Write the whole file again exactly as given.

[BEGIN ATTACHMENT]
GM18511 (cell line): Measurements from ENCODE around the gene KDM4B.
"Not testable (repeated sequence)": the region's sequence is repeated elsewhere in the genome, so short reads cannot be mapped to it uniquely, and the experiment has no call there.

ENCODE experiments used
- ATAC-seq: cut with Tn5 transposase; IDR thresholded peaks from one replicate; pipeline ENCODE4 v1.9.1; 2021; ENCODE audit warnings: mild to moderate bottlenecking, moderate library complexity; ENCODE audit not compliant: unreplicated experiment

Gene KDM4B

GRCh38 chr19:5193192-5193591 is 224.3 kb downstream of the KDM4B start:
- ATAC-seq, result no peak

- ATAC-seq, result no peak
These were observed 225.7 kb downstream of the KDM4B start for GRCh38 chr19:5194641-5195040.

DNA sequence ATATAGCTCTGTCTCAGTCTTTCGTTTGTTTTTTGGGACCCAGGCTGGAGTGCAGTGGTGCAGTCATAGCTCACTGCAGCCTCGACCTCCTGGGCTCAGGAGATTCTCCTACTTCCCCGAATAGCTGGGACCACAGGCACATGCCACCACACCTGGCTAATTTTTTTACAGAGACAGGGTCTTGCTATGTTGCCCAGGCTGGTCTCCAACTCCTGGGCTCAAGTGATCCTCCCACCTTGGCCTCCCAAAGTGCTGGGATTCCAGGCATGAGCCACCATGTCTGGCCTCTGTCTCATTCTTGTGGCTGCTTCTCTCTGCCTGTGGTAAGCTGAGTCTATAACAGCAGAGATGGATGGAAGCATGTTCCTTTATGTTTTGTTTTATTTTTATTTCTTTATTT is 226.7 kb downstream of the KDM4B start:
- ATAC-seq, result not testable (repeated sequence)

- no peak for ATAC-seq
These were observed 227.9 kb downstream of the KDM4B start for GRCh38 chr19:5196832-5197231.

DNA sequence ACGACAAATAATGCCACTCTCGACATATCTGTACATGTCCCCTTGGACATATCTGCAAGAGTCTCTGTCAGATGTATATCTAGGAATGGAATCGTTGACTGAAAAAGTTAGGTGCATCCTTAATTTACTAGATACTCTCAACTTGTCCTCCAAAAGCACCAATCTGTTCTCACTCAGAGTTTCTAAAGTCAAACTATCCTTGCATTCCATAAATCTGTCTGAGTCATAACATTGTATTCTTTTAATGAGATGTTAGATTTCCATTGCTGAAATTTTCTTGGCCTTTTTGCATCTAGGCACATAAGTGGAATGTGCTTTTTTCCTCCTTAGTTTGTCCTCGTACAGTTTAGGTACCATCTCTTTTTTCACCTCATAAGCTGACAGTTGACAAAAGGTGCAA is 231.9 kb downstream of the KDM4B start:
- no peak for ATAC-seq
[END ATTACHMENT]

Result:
GM18511 (cell line): Measurements from ENCODE around the gene KDM4B.
"Not testable (repeated sequence)": the region's sequence is repeated elsewhere in the genome, so short reads cannot be mapped to it uniquely, and the experiment has no call there.

ENCODE experiments used
- ATAC-seq: cut with Tn5 transposase; IDR thresholded peaks from one replicate; pipeline ENCODE4 v1.9.1; 2021; ENCODE audit warnings: mild to moderate bottlenecking, moderate library complexity; ENCODE audit not compliant: unreplicated experiment

Gene KDM4B

GRCh38 chr19:5193192-5193591 is 224.3 kb downstream of the KDM4B start:
- ATAC-seq, result no peak

- ATAC-seq, result no peak
These were observed 225.7 kb downstream of the KDM4B start for GRCh38 chr19:5194641-5195040.

DNA sequence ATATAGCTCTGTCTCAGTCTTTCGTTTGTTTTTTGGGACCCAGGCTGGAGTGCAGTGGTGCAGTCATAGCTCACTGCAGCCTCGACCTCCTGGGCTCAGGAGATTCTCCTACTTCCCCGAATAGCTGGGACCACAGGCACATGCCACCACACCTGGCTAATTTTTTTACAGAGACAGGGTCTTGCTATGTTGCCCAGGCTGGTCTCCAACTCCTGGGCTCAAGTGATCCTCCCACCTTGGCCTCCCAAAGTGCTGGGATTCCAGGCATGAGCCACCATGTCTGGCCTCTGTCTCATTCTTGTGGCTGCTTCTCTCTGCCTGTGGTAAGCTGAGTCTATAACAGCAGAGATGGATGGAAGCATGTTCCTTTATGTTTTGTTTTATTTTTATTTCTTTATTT is 226.7 kb downstream of the KDM4B start:
- ATAC-seq, result not testable (repeated sequence)

- no peak for ATAC-seq
These were observed 227.9 kb downstream of the KDM4B start for GRCh38 chr19:5196832-5197231.

DNA sequence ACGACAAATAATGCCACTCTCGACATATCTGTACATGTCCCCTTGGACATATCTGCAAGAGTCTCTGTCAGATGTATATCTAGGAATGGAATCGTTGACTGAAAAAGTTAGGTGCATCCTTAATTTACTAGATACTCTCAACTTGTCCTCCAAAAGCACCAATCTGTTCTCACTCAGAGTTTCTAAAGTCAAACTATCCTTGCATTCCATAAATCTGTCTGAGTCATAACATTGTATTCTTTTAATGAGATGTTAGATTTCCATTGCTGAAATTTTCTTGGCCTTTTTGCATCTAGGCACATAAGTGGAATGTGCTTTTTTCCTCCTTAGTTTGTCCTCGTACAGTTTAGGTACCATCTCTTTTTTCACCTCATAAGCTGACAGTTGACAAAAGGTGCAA is 231.9 kb downstream of the KDM4B start:
- no peak for ATAC-seq